Today's edition of Saturday Sharing is mostly arts- and science-and-arts-oriented. Given the breadth and depth of several of the offerings, you'll want or need to return to make the full round.
✭ Those who claim to not understand modern art no longer have an excuse to avoid it, thanks to the nonprofit The Art Story, which aims to introduce, educate, and inform people through online educational resources, educational workshops, and a speaker series. The interactive, dynamic site covers art movements (see, for example, its current feature on Abstract Expressionism), artists, and art critics and theories, and its Current Events section highlights exhibitions, primarily in New York, and important art-related happenings worldwide. All the information on the site is organized in quick and detailed views, all easily accessible and explained in lay terms. It's a terrific resource.
The Art Story on FaceBook and Twitter
The Art Story Foundation
✭ If you're a parent, chances are that you've read Eric Carle's marvelous picture books. I still have the books my only and I read together more than 20 years ago (we delighted in meeting Carle once at the Smithsonian), and sometimes I get a hankering to pull Pancakes, Pancakes or The Very Hungry Caterpillar off the shelf or hang out virtually at the Eric Carle Museum of Picture Book Art, in Amherst, Massachusetts. Take an online tour of the museum here. And be sure to check out the Shop, which offers a selection of lithographs by Carle and other picture book artists, prints and posters, and sculpture, books and DVDs, fabric, and library and classroom materials.
✭ We're hearing a lot these days about efforts to foster civility and acceptance. One organization that is working hard to promote dialogue, reduce prejudice, and encourage understanding is the Human Library, which I first learned about from On Being. Through its Human Library Organization in Copenhagen, Denmark, the Human Library focuses on the creation of forums and activities to encourage respect for diversity and human rights around the world. Since its first anti-violence initiative in 2000, scores of events have been held in Asia, Europe, and the United States and Canada, not only on university and college campuses but also in public libraries and at music fests and other performing arts festivals and venues. Recently, more than 200 residents of Toronto inaugurated a series that included checking out a "human book" from the Toronto Public Library. (Read about that here.) The Website has received more than 100,000 hits from visitors all over the world; be sure to browse its sections for readers and "living books".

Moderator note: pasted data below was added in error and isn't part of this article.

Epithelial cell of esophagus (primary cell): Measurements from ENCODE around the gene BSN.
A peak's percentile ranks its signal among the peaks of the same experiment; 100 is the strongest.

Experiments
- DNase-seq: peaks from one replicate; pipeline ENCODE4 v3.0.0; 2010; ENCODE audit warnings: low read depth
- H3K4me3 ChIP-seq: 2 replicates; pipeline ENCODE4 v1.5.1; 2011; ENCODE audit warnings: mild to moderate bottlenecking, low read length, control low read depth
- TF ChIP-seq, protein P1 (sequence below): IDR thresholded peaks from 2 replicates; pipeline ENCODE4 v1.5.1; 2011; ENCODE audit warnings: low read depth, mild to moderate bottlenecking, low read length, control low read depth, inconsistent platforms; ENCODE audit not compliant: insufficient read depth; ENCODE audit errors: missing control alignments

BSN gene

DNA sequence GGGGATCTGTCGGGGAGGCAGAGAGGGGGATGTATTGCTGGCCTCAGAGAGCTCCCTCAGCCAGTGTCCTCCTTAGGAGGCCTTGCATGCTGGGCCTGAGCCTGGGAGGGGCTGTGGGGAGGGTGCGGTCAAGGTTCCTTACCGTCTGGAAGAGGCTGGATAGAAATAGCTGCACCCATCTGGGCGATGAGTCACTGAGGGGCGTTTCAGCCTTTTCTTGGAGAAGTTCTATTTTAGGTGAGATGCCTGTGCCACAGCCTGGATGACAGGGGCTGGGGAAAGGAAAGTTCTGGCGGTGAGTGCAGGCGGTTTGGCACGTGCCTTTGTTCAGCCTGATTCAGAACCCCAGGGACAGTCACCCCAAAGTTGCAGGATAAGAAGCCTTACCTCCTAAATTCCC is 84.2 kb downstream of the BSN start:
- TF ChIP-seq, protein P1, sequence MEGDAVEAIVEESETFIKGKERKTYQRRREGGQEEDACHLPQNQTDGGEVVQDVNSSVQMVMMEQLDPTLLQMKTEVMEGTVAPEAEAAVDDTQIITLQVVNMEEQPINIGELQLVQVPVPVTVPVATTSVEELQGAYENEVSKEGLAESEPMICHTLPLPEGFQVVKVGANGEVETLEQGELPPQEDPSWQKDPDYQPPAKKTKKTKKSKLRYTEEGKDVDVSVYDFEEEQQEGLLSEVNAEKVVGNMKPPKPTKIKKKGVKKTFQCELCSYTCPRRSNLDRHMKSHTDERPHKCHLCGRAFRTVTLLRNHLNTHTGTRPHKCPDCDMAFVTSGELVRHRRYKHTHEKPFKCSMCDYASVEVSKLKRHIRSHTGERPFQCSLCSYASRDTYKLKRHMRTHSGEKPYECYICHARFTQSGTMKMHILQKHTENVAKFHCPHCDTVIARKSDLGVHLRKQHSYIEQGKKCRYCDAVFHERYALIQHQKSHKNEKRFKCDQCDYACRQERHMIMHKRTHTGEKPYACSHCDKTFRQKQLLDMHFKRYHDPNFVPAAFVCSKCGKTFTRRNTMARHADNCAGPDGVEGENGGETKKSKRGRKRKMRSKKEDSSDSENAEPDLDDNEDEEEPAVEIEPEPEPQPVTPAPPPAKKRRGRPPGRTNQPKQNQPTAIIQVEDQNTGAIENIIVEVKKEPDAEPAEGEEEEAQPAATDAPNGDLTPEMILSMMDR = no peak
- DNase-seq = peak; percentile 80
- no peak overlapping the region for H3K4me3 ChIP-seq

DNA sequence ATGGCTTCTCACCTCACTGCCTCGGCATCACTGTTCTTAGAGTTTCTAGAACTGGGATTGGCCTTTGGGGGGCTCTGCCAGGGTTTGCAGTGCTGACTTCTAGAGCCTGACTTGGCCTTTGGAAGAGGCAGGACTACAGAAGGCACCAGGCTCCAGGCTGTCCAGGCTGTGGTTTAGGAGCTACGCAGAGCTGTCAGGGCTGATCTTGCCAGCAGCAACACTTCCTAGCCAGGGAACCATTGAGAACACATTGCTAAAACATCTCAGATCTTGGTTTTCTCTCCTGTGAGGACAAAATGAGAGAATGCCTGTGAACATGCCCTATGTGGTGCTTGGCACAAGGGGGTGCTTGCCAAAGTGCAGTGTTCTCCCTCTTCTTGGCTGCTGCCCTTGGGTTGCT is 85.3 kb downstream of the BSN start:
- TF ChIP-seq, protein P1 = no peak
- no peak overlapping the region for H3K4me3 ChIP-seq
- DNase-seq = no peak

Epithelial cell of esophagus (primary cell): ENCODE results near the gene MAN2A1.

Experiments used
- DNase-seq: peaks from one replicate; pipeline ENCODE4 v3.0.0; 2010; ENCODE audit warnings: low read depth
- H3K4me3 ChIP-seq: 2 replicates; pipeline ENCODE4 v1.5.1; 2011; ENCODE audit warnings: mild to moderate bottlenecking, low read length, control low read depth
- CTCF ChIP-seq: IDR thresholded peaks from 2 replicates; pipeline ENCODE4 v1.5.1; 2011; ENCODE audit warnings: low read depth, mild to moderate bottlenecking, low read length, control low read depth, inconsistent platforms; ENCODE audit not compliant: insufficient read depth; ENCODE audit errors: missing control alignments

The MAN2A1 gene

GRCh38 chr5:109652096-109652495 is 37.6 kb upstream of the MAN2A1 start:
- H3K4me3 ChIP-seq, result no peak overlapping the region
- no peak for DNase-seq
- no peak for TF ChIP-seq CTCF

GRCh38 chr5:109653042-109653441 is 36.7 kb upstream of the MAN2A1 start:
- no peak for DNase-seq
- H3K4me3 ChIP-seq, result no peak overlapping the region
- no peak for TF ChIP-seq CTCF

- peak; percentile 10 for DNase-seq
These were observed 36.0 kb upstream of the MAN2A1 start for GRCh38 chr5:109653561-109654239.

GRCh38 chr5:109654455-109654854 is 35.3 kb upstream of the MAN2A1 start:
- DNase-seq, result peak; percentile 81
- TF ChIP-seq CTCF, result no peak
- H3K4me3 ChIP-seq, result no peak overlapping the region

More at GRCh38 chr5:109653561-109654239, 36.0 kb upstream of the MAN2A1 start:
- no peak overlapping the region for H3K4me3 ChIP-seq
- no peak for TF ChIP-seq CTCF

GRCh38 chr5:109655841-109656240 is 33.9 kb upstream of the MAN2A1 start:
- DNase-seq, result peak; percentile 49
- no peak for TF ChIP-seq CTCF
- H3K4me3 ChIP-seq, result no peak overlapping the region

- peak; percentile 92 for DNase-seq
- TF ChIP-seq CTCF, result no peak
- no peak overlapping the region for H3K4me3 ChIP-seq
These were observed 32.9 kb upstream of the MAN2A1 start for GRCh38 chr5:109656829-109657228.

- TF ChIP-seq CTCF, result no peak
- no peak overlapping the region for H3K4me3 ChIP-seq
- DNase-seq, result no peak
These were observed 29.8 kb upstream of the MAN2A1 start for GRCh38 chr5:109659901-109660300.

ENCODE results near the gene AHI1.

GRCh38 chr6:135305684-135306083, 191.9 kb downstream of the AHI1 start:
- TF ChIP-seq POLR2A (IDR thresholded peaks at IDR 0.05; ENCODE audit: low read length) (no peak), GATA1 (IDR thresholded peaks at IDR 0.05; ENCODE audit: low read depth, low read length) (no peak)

✭ A related initiative I stumbled across is The Dialogue: Iconostasis for World Peace. The "Dialogue" is a project involving the creation of an art installation for world peace; it comprises a "portrait of past civilizations, their ethnicity, and culture, presented as witness" to our problems. (Selections for the installation are detailed here.) The Website presents the teachings of 10 "masters" — Moses, Plato, Mohammed, Lao Tzu, Mother Teresa, Christ, Confucius, Atisha, Buddha, and Copernicus — as well as a photo gallery of the masters, gods and goddesses, and prayer wheels and symbols, daily meditation, and a richly informative blog by the site's founders, Mary Jane Miller (her co-founder is Valentin Gomez).
The video below shows Miller at work on "The Dialogue" and discussing the initiative's aims:
✭ One of my favorite new finds is London's Wellcome Collection, billed as "a free destination for the incurably curious". It's a venue that relates science to everything else. Its bricks-and-mortar library has more than 750,000 books and journals, manuscripts, archives, and film (access the library online). A major collection of images ranging over medicine, social history, contemporary healthcare, and more makes up the extraordinary Wellcome Images. Believe me, the Wellcome Collection lives up to its motto, and then some, and it's fun to explore its offerings online (beware, you can get hooked on some of the science games). Just take a look around!
✭ Cultivation of photographic arts and enrichment of the Atlanta, Georgia, art community are the aims of the nonprofit Atlanta Celebrates Photography. Every October ACP hosts some of the more than 150 photo-related events and exhibitions throughout the city, and during the year it sponsors many community programs and opportunities specifically for photographers' professional development. Photographers new to Atlanta should check out ACP's photo resources.
ACP on FaceBook and Twitter